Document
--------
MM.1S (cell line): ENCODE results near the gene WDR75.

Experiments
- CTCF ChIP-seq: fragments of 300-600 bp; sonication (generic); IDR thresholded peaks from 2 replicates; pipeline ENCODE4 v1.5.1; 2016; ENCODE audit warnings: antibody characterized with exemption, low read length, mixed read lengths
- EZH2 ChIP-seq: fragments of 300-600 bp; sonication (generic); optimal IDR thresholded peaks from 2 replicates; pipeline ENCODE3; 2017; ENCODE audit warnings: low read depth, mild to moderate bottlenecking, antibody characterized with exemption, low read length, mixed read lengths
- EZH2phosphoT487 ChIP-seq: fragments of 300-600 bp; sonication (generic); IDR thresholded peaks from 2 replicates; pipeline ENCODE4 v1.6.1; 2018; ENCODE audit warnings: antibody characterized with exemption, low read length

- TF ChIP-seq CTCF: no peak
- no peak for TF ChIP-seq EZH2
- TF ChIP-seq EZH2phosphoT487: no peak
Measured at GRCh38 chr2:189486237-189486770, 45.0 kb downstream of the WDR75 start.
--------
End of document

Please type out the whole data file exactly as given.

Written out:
MM.1S (cell line): ENCODE results near the gene WDR75.

Experiments
- CTCF ChIP-seq: fragments of 300-600 bp; sonication (generic); IDR thresholded peaks from 2 replicates; pipeline ENCODE4 v1.5.1; 2016; ENCODE audit warnings: antibody characterized with exemption, low read length, mixed read lengths
- EZH2 ChIP-seq: fragments of 300-600 bp; sonication (generic); optimal IDR thresholded peaks from 2 replicates; pipeline ENCODE3; 2017; ENCODE audit warnings: low read depth, mild to moderate bottlenecking, antibody characterized with exemption, low read length, mixed read lengths
- EZH2phosphoT487 ChIP-seq: fragments of 300-600 bp; sonication (generic); IDR thresholded peaks from 2 replicates; pipeline ENCODE4 v1.6.1; 2018; ENCODE audit warnings: antibody characterized with exemption, low read length

- TF ChIP-seq CTCF: no peak
- no peak for TF ChIP-seq EZH2
- TF ChIP-seq EZH2phosphoT487: no peak
Measured at GRCh38 chr2:189486237-189486770, 45.0 kb downstream of the WDR75 start.